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Lecture 1

Psychology 46-422 Lecture 1: All Lecture Notes for 46-422

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University of Windsor
J.Hakim- Larson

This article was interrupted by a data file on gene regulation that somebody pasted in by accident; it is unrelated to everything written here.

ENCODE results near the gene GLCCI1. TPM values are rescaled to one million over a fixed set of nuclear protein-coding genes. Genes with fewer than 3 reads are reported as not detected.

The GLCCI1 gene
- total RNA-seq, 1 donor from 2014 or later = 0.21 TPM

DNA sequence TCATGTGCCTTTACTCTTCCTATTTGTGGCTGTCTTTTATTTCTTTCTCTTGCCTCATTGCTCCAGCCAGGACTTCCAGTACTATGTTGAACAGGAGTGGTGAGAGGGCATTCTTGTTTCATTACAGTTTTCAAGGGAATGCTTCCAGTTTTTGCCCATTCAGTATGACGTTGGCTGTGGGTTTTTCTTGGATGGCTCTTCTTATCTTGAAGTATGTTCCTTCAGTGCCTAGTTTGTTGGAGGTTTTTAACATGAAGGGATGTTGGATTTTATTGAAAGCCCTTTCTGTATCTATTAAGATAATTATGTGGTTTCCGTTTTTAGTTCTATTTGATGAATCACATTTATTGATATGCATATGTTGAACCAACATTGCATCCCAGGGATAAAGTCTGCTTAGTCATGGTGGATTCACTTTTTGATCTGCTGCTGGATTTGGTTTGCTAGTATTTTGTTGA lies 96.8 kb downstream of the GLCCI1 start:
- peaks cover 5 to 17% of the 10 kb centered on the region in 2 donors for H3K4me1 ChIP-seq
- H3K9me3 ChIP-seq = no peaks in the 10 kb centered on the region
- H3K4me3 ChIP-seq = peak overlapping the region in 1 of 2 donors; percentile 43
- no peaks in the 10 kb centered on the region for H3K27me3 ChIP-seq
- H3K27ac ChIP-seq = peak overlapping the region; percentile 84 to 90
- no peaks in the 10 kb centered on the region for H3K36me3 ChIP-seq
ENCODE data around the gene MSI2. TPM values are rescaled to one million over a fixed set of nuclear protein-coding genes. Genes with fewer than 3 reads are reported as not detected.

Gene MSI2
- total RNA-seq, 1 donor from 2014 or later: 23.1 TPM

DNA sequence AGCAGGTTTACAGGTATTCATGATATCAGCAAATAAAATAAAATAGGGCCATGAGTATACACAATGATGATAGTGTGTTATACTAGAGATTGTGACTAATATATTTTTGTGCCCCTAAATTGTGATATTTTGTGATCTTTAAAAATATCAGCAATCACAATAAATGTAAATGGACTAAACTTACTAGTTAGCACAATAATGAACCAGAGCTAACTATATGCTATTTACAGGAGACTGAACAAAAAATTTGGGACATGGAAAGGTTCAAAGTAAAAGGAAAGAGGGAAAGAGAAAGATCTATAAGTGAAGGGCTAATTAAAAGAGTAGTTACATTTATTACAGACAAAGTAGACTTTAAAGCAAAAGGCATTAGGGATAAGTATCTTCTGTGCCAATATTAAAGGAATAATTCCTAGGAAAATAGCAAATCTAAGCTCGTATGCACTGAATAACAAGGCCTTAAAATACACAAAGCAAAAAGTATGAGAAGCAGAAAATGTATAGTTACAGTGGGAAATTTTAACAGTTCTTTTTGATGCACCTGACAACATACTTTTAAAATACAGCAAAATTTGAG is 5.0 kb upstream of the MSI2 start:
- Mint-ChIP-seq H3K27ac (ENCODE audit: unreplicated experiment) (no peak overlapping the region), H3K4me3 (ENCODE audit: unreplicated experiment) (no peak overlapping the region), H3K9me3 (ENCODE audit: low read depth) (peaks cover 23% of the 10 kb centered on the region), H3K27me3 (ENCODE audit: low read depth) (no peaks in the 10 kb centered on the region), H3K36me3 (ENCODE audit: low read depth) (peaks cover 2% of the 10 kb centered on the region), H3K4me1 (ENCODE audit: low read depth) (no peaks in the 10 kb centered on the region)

All Lecture Notes  Dualism  opposites or two extremes on opposite end of a spectrum  One of the big debates in dualism in history  mind and body  William G Perry  started studying intellectual and ethical development at students' first year of university (all male university) o He asked the students how they felt as freshmen  They tend to take a dualistic absolutism approach (tend to think black and white, and take the main stream) o They have a central point of view and are not open to other ideas  After having a dualistic approach, they realize they need to have a committed core perspective because they then understand they didn’t have a clear sense of what they actually like  Commitment within relativism is what you see in mature adults Life-Span Development  Orthogenetic Principle o Development involves growth over time (Growth in number of strategies in emotions) o More differentiated over time as in emotions and words are more clearly defined  Person's birth cohort is when a person was born around the time you were born in history (or around the same generation) Philosophy and Emotions  Robert Solomon  Socrates (student of Plato)  Plato (interested in the quest of truth through the laws of reasoning and thinking)  Aristotle (student of Plato; the if-then reasoning; big impact on western thinking) o He believed that emotions need to be kept under control through reason o Some people are more logical than others (ex. males than females; and ethnic groups than other groups)  reason for slaves Historical Views of Emotion  Solomon (current based philosopher) o Some emotions are more important at a particular point of time than others (ex. make love not war in the WW2 period; and anger management in 1990s)  Plato connected emotions to a person's reason and spirits (and a person's desire/appetite)  Aristotle  talked about anger, pride; had to do with the concept of ethics (ethics are how do you live a good life?) o Ex. is there a right time to be angry? Do too much pride or too much anger exist? o According to Aristotle, answer is moderations in all things o Having the right emotion at the right time and at the right amount  The view of the Stoics o They are a group of people that emotions are bad o That emotions should kept hidden, and are not o Psychic apathy  If you don’t care, you're gonna have a good life Western Philosophers  Descartes (17th centuries)  Everyone has passion and emotions, self-observation is important  David Hume (18th centuries)  reason was the slave of passion; emotion was always involved  Hegel (German lived 19th centuries)  believed that philosophers cannot ignore emotions More View on Emotion  Middle ages  all fluids in your body are involved in emotion o Interested in the 7 deadly sins (envy, wrath, lust, pride/hubris, greed, sloth, gluttony) o Also interested in the virtues (justice, temperance, charity, patience, courage, diligence, and also popular in the middle ages are faith, love, hope)  Descartes  the father of modern western philosophy; thought that the mind and the body were separate (Pineal gland was the place in the body that connects the mind and the body) o Emotion can influence a person's reasoning; good emotions are encouraged (ex. joy) where bad are avoided (ex. hatred)  Spinoza  believed that emotions could lead to disruption in your life; certain thinking can differ life style and emotions o Unlike Descartes, thought that mind and body are just two aspects of one whole being  Hume  lived in the enlightenment, there was a goal to increase human knowledge to reason; attacked on anything that was thought to be irrational o Philosophers of that time went for science and reason o Felt that your ideas are the cause of emotional impressions, emotions form a part of your self, your evaluation of what's good and bad o Emotions and passion are just as important as reason  Kant  considered as a skeptic of science in the enlightenment, disagreed with Hume o Also felt emotions were important  Nietzche  was considered a romantic o They celebrated the less rational side of humanity and dark side of nature that involves deep emotion and desires 20th Century Views  North America and Britain  logical positivism (Wittgenstein) o They believed that emotions weren't important o You can understand everything (even emotions) through logics and science o Logical positivism  group of philosophers that believed that you can find a mathematical and logical system to explain emotions  Later shown it was impossible  Europe  attempt to link ethics and emotion, actions and intentions (Brentano, Husserl, Freud, Heidegger, Sartre) o Brentano  Freud and Husserl were his students; talked about intentions o Husserl  talked about existentialism Early Psychology  William James (1942-1910)  connections of old-times science and early psychology o One of the firsts to have a psychological view of emotions o He was an American philosopher who tried to define emotion o Was emotion something observable or inside a person?  What is an emotion? o Cognitive awareness  Do you have to be cognitively aware to experience the emotion? Ex. infants still have emotions although they are not aware of it o Formal object  there's usually an object that associated with the emotion  Problem: you can be anxious of something not physically o Beliefs, judgments, evaluations, values Causes and Reasons  What causes an emotion? o Sometimes emotions are involved in our needs, values, our beliefs, and the object that is associated with it o But sometimes it’s the physiological state that causes you emotions, not an object  Are emotions rational or irrational? o Aristotle believed that this was the wrong question to ask  How are ethics related to emotions? o Emotions are appropriate or inappropriate according on the culture and context Silvan Tomkins  Emotions as a primary motivators to do anything in life  Emotions act as amplifier  emphasizes whatever it's trying to do more  Biological drives are just signals, emotions are the motivators (that lead you to act)  He cited information from WW2: pilots who refused to wear oxygen masks o They didn’t feel emotions and died peacefully Emotional Expressions  Cross-cultural o Most emotions seem to be universal (ex. happiness expressed in smiling) o Anger might be expressed as a fake smile because of cultural restrictions  Silvan Tomkins o Charles Darwin, one of the first to study emotion expressions on animals, influenced Tomkins o Facial feedback theory  Tomkins believed that if you show an emotion on your face, you feel that way inside  Feedback from your skin, heat from your face, goose bumps from being afraid or excited o Influenced Ekman and Izard  Paul Ekman o Done research on adult facial expressions o Talked about cultural display rules  rules in your culture about who can express certain emotions, when they can express them, and how they are expressed (the who, when and how)  Ex. gender difference in the ruling about who can express anger  Ex. children cannot express their ideas o Also talked about display rules in your family  particular rules on expressing emotions o Personal display rules  personal belief in what emotions to express o Also interested in deception and lying o Darwin, Tomkins, and Ekman are evolutionary psychologists (ex. you show your teeth when you're angry to display a threat) o Human beings out of all animal species have the most differentiated muscles in the face  Carroll Izard o Done research on infant/child facial expressions Emotional Development  Social or affective referencing  when we don’t know what to feel, we look around to see how others are feeling (infants do this most of the time)  Children o Feeling rules  when you're not supposed to feel the emotions o Internalize rules  to internalize the feeling rule and the display rule Adolescents  Feeling of competence  that you can succeed in the areas you do; feeds into self-esteem  Self-worth has nothing to do with self-competence  that you're worthy of being loved Emotional Intelligence and Emotional Competence within Families The Emotional Revolution  Historical shift from emphasis on thought and logic to emotions  Rosenthal talked about this as the emotional revolution  Parents who want their children to be smart back in the days refers to obtaining a high score in IQ tests  Interpersonal  how you relate to other people  Intrapersonal  intelligence within yourself Emotional Intelligence (Salovey Mayer)  Emotional intelligence  the subset of the general feel of social intelligence, involves monitoring your own feelings and emotions and others'  Then you have to differentiate emotions and use that information to guide your thoughts and actions Limitations of the MSCEIT  One can be emotional intelligent yet is a immoral character (someone who is not honest, charming, possibly a psychopath) Emotional Competence  Person's moral sense/character  what the person does that he/she thinks it's fair, self- control 8 Skills  1) aware of one's own emotions  2) ability to discern and understand others' emotions  3) ability to use the vocabulary of emotion and expression  4) Empathic involvement means you are open to what others are feeling  5) you understand the difference between internal emotions and external emotions  6) the capacity for adaptive coping with aversive emotions and distressing situations  7) aware of emotional communication within relationships  8) do you feel good about yourself in managing your emotions? Does it fit in your morals? Socialization of Emotional Competence  Emotional expressiveness  involves letting other people how you feel (the frequency, duration, and intensity of the emotion that you show to other people)  Emotion understanding and decoding  being able to decode an emotion in yourself and other people  Emotion regulation  having good judgement and self-control to when, where, and how to let your emotions out Individual Differences in Emotional Competence (Intrapersonal)  When people have a good memory  they relate to similar situations in the past to the present one  Flexible thinking  they are easier to figure out how someone might feel in a situation  Temperament  people with bad temperament are particularly vulnerable to stressful situations because they started with a negative state Individual Differences in Emotional Competence (Interpersonal)  Can be indirect socialization  Affect reciprocity (the reacting emotion) can be negative (one person displays negative affect and the other person responds with negative affect) or positive (the person displays negative affect but the other person responds with positive affect) o Ex. parent-child relationship  Emotion coaching parents directly teach their children emotions and help them to regulate their feelings  Unfortunately, some parents will disapprove their children of having the emotion, ignoring it, punishing their children for having emotions  children then learn emotions should be avoided, or not worth it to show it to others  Emotional validation  learning from experience and behave differently when feel the same emotion again The Socialization of Emotion  Elicitors  some cultures do things that are acceptable while other cultures are not  Receptors  ex. impulsivity  States  even infants are thought to have emotional states but they might not be consciously aware of it  Expressions  these are displayable emotions  Experience  in relation to physical environment, requires access to language o A year to 18 months  babies develop a sense of self and self-awareness o Infants have emotional states but it's not until you have a sense of self to experience an emotional state  Regulation  involves coping strategy; infants can regulate themselves by self-soothing Infant Emotional Expressions  We now have the technology to study emotions, temperament, social interaction and how they all interact with each other  Infants have emotion probably through the same expression (ex. infants cry if they're hungry or if they're angry)  Babies with depressed moms show less left frontal lobe activities and more distress and vice versa for babies with non-depressed moms  Cortisol can be measured through saliva Facial Expressions Through display rules, Children learn how to minimize, maximize, mask (you display a  different emotion than you really feel inside) and substitute their emotions  Affective or social referencing  Children learn from people around them, observing how those people show emotions in certain situations Emotional Experiences and Self-Esteem  Acting on self-efficiency and integrity  Moral self-approval is one of the measures of self-esteem o The person feels good about themselves (self-esteem) when they are self-approved morally  Self-worth  whether or not you feel you are being liked or loved by someone or you're loved by who you are  Competence  as in competence in different domains (ex. athletic, academic competence); you feel you do well in those areas  Low self-esteem can lead to depression and suicides  Social support can be a strong contributor to a child's sense of self-worth  You can manipulate children through self-esteem and learned optimism  Teaching children verbalizing your internal state and have labels for their emotions and actions angry sad LOW Ticked, annoyed, Upset, down, unhappy, tearful frustrated, upset MEDIUM Pissed off, irritated, mad Depressed, distressed, hurt, blue, miserable, heartbroken, empty/lonely HIGH Mad, raged, furious, Suicidal, devastated murderous, livid  Alexithymia  when someone is not in touch with their feelings or they don’t know the word for what they feel  These are the four basic emotions when people communicate  Brotherton and colleagues founds that children (as young as 18 months old) start to talking about their inner emotional state; having a sense of their own self o By 1 and a half, they let you know how they feel o By 2 and a half, they can evaluate the situation and can tell you why they're feeling the way they are  Children listen and learn the language of the emotions primarily through their family members (especially how parents resolve arguments in the family)  If there is a inconsistency between parents or within the parents where actions don’t match their words, there will be problems  Self of sense comes from the ruth's experiment (the thing on infants' nose)  Saarni  parents can directly instruct what to say and how to feel (socialization by direct instruction), what parents do is important to what the child says or does (modeling), parents might communicate to the child what to expect in a situation or at a gathering (communication of expectancies)  The four horsemen of the apocalypse (Gottman's): o Criticism (not the same thing as a complain, criticism is constant and more personal) o Contempt  where you are disgusted with the other person (you feel like you're superior to them and beneath you) o Defensiveness  they get defensive and try to protect themselves (you must be able to listen to the other person and hear out their complains) o Stonewalling  where you just react; you ignore and withdraw Emotion Coaching and Parents  4 different styles in parent-child relationships o Emotion coaching  helps the child to know that to feel secure, the parent will protect the child during tough situations; to help them to calm down and to regulate their emotions o Laissez-faire  parents don’t actively coach the child; they are understanding but they don’t take that extra step to help the child regulate o Dismissing (the person ignores the situation; the parents acts as if it's not important) o Disapproving (the parent actively disapproves the child)  5:1 ratio in stable marriages  more positive emotions and interactions  He suggested that he can predict how marriages will work out based on how the family interacts in his lab Emotion Regulation and Coping Strategies  As children age, they get better at problem solving, emotion regulation (what to feel at appropriate situations) o Internalizing behaviours  Avoidance, withdrawing o Externalizing behaviours  acting out and aggression  How parents cope with stresses can affect children's moods through modeling  Prosocial (empathy, sympathy and caring for other people), antisocial (the person shows disregard for other people's feel) Parental Emotion and Coping  Stress experience by parents vary by age of the child: ex. social academic issues, physical harm to the child or property, attachment issues  Parents are more likely to experience more stress with sons than daughters  Accepting responsibility is one of the best coping strategies and seeking substance is the least Emotion Specific Patterns  When feel angry, one way to resolve is to think about what constructive action can solve the problem o How to deal with anger in a constructive way  Sometimes the best way to overcome fear is to face fear Characteristics needed for Emotional Competence  Self-control on your impulses  Desire to accept social values  Social support from people around you Concluding Remarks:  Generational differences  there is cohort effects across generations as well, not just between cultures Discussions 1. Nonverbal skills  acting as a guide to children (ex. smile and hug the host and tell the child afterwards how they do that to respect others and thank them for dinner; books with facial expressions that teach emotions to children; telling the child not to laugh and smile at a funeral) 2. Verbal skills  physical activities to get the child to talk; some play groups will allow the child to subconsciously act out his/her emotions or what they make with toys might symbolize their current life and what they're currently experiencing 3. Sit down with the child and communicate what's on each other's mind; doing things together (ex. vacation, having a night out) 4. Reflecting on their emotions and the causes; listening to the child's story Richard Lazarus  Calls his model cognitive-motivational-relational model  Relation as in between individuals